What exactly are the long distance provisions in the 2004 standard parenting plan? It would be wierd if the plan actually called for the children to miss 1 week of school each semester. However it is not at all wierd for the noncustodial parent to get Thanksgiving every other year, that is 100% standard everywhere.

    Most likely dad would be required to provide all of the costs of transportation, since he is the one who create the distance. However, in some circumstances judges do order transportation costs to be split.

    The most common long distance plan is every other Thanksgiving, one week at Christmas, every or every other Spring Break, and anywhere from 1/2 to 3/4 of the summer.
  3. #3
    Ohiogal is offline Senior Member
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    Quote Originally Posted by LdiJ View Post
    The easiest thing to do would be to have your wife take it back to court to get a long distance plan established.

    What exactly are the long distance provisions in the 2004 standard parenting plan? It would be wierd if the plan actually called for the children to miss 1 week of school each semester. However it is not at all wierd for the noncustodial parent to get Thanksgiving every other year, that is 100% standard everywhere.

    Most likely dad would be required to provide all of the costs of transportation, since he is the one who create the distance. However, in some circumstances judges do order transportation costs to be split.

    The most common long distance plan is every other Thanksgiving, one week at Christmas, every or every other Spring Break, and anywhere from 1/2 to 3/4 of the summer.
    Psst... one week at Christmas is one week during the fall semester. One week at Spring break is one week in the spring semester. Hence one week each semester of school in addition to every other Thanksgiving. Which is what the OP is upset about:
    Every other Thanksgiving (2 days of travel for 3 days of visitation??)
    1 week during school in spring and fall
    It is standard and is pretty much to be expected. The children can fly back and forth. Mom might have to pay something but most likely dad will be charged with the full amount since he moved.
    Parents should remember 3 things: Love your kids more than you hate your ex; when you have children the relationship with the other parent is until death; your children determine what type of nursing home you end up in.
    Nothing stated by me should be taken as giving you legal advice or forming an attorney/client relationship.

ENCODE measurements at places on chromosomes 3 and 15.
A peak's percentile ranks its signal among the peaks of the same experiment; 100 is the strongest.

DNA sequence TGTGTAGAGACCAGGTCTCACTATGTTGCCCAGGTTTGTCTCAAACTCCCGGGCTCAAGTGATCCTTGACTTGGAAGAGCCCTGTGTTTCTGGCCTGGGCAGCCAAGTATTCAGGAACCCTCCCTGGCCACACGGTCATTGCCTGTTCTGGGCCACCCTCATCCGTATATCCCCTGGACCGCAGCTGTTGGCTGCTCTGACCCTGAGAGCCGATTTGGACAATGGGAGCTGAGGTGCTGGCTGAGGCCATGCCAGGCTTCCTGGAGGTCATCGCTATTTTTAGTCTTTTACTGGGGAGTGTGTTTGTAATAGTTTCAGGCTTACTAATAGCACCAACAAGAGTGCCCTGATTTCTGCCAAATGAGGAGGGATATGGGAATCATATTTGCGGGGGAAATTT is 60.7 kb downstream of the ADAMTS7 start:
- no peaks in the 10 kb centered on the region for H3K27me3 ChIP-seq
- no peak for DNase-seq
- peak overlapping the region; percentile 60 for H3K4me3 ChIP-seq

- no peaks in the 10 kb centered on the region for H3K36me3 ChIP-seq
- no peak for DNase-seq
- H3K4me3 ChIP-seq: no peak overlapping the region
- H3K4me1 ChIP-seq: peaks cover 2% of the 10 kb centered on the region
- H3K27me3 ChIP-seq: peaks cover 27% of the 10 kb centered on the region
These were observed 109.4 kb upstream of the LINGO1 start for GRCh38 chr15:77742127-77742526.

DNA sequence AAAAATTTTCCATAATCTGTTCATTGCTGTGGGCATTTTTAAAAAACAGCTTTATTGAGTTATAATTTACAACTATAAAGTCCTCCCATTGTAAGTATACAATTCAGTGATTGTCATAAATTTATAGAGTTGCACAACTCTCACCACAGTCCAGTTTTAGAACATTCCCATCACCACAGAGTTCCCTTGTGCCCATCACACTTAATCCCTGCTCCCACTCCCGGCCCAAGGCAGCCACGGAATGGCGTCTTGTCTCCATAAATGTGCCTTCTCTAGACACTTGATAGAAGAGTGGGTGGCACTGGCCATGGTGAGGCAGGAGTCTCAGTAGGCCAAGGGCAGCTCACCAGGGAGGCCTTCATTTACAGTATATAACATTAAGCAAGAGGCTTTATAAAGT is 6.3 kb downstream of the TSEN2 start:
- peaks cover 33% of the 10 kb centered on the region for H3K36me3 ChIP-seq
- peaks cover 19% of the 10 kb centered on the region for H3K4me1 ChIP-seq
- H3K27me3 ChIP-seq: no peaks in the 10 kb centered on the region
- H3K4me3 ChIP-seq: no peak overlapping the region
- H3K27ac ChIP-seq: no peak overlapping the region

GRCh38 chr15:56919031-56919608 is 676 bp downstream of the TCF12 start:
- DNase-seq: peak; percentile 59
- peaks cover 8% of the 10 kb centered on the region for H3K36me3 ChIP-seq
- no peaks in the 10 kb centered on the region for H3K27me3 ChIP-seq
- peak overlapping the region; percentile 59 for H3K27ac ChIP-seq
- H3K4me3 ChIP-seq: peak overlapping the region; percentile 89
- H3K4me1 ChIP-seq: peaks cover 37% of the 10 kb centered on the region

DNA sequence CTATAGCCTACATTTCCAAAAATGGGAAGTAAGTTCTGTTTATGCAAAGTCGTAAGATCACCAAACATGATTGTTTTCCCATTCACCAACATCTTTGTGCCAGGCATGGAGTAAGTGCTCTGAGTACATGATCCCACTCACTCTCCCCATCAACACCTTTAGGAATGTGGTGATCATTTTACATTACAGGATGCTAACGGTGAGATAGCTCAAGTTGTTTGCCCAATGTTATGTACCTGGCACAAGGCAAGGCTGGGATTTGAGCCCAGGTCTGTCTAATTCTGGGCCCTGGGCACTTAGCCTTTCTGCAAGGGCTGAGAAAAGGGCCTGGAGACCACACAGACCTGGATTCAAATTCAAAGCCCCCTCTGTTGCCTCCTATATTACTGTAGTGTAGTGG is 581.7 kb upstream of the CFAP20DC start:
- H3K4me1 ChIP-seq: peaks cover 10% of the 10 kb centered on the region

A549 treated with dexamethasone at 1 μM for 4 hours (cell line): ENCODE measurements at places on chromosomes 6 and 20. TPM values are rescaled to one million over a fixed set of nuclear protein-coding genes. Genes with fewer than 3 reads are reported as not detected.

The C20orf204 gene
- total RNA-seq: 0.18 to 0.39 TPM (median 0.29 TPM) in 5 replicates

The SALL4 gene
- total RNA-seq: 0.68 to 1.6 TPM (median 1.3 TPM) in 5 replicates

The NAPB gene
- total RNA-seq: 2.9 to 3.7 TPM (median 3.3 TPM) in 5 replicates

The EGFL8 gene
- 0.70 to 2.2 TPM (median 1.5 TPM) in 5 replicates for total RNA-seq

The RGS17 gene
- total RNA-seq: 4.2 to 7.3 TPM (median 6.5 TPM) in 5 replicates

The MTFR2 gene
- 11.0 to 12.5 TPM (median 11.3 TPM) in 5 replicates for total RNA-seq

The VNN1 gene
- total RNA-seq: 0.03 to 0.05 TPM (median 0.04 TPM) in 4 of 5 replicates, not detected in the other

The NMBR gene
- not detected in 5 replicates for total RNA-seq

Attorney-GAL in Ohio.

    I've removed the knife from my back, polished it, and will one day return it -- long after you think I have forgotten.
  4. #4
    LdiJ is offline Senior Member
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    Quote Originally Posted by Ohiogal View Post
    Psst... one week at Christmas is one week during the fall semester. One week at Spring break is one week in the spring semester. Hence one week each semester of school in addition to every other Thanksgiving. Which is what the OP is upset about:


    It is standard and is pretty much to be expected. The children can fly back and forth. Mom might have to pay something but most likely dad will be charged with the full amount since he moved.
    Ah...I was misinterpreting what he was saying. That makes more sense.
  5. #5
    locu is offline Junior Member
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    Quote Originally Posted by LdiJ View Post
    The easiest thing to do would be to have your wife take it back to court to get a long distance plan established.

    What exactly are the long distance provisions in the 2004 standard parenting plan? It would be wierd if the plan actually called for the children to miss 1 week of school each semester. However it is not at all wierd for the noncustodial parent to get Thanksgiving every other year, that is 100% standard everywhere.

    Most likely dad would be required to provide all of the costs of transportation, since he is the one who create the distance. However, in some circumstances judges do order transportation costs to be split.

    The most common long distance plan is every other Thanksgiving, one week at Christmas, every or every other Spring Break, and anywhere from 1/2 to 3/4 of the summer.
    Thank you for the reply. Court is an option; however, considering the expense in attorney's fee's and time involved I would really prefer to resolve this outside of court if possible. We are scheduled for mediation which may help, but the father is pushing to go straight to court and skip mediation, I think as a bully tactic.

    The entire parenting plan is here for reference. This is the 2004 revision he believes applies since the previous revision did not have long distance provisions stated:
    http://www.ojd.state.or.us/LIN/home.nsf/Files/Parenting%20Plan%20(Standard%20Linn%20County).pdf/$File/Parenting%20Plan%20(Standard%20Linn%20County).pdf

    The provision I'm speaking of is as follows: